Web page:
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Structural Engineers Association of California (SEAOC), 1999. Recommended Lateral Force Requirements and Commentary, 7th Edition , Sacramento, CA. Soong, T. T., and Dargush, G. F., 1997. Passive Energy Dissipation Systems in Structural En- gineering , Wiley, & Sons Ltd., London (UK) and New York (USA). Tsopelas, P., Constantinou, M. C., Kircher, C. A., and Whittaker, A. S., 1997. Evaluation of simplified methods of analysis for yielding structures, Report No. NCEER 97-0012 , National Center for Earthquake Engineering Research, University at Buffalo, State University of New York, Buffalo, NY. Vidic, T., Fajfar, P. and Fischinger, M., 1992. A procedure for determining consistent inelastic design spectra, Workshop on Nonlinear Seismic Analysis of RC Structures, Proceedings Bled, Slovenia. Whittaker, A. S., Aiken, I. D., Bergman, D., Clark, P. W., Cohen, J. M., Kelly, J. M., and Scholl, R. E., 1993. Code requirements for the design and implementation of passive energy dissi- pation systems, Proceedings, Seminar on Seismic Isolation, Passive Energy Dissipation, and Active Control, Report No. ATC-17-1 , Applied Technology Council, Redwood City, CA. Wu, J., and Hanson, R. D., 1989. Study of inelastic spectra with high damping, J. Struct. Eng. 115 (6), 14121431. (Received 28 November 2001; accepted 28 May 2002) ELASTIC AND INELASTIC SEISMIC RESPONSE OF BUILDINGS WITH DAMPING SYSTEMS 547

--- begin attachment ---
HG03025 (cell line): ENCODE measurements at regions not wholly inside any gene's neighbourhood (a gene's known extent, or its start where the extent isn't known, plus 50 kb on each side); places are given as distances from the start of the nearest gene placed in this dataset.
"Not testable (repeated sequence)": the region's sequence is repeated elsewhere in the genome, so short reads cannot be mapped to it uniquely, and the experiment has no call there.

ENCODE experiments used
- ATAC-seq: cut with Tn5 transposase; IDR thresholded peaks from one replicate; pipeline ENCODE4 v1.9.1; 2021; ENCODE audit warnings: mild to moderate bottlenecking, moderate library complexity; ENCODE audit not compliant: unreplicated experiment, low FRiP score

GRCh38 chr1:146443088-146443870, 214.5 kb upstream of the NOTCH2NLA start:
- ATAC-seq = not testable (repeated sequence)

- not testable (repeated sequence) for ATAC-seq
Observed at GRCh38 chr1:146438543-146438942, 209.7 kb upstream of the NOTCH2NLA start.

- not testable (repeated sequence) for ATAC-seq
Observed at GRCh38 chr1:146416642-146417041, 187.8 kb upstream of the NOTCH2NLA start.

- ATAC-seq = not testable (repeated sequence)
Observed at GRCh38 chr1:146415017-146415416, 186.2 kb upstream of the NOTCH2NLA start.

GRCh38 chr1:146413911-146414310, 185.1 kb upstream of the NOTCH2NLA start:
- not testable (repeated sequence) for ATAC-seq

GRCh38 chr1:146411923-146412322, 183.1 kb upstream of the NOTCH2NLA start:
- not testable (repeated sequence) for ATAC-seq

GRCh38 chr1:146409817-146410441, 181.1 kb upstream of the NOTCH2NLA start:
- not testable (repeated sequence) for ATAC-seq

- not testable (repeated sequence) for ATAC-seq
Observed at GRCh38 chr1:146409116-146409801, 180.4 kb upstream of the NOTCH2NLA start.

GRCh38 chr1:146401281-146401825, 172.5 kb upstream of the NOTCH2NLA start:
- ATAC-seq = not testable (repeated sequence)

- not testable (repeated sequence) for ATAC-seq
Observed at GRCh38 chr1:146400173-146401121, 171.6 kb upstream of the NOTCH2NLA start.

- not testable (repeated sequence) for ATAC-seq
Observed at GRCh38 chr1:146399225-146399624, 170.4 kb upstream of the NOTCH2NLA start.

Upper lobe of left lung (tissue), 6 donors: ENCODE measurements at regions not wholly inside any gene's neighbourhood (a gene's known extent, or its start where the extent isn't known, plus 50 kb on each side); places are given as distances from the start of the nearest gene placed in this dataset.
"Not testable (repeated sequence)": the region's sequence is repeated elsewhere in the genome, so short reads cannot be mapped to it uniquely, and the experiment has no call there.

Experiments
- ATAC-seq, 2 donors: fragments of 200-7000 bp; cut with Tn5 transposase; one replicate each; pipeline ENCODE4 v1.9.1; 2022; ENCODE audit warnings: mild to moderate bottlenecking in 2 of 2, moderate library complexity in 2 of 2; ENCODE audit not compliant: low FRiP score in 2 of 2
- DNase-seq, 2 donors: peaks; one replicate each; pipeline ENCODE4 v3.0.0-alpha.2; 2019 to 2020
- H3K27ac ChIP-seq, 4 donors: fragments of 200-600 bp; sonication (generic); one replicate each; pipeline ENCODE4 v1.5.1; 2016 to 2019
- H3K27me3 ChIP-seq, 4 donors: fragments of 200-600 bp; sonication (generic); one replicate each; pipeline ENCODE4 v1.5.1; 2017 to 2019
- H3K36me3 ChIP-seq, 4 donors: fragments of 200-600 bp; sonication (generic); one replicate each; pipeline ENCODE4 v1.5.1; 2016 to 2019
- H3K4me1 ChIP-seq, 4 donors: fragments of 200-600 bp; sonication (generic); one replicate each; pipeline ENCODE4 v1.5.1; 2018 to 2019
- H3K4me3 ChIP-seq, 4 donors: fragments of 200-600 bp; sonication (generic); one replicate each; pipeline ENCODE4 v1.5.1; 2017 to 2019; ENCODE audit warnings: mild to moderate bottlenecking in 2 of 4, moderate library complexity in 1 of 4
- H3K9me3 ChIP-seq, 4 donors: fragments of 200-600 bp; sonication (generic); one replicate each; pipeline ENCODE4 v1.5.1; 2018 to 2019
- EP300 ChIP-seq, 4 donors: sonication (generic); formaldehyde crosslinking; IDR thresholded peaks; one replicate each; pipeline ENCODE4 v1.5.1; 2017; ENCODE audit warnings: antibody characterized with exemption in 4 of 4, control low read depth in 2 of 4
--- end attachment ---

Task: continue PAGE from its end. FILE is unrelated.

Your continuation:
Ramirez a Michael C Constantinou b MEERI Andrew S Whittaker c MEERI Charles A Kircher d MEERI and Christis Z Chrysostomou e The effect of damping on the response of elastic and inelastic single degreeoffreedom systems was studied by nonlinear respo ID: 23380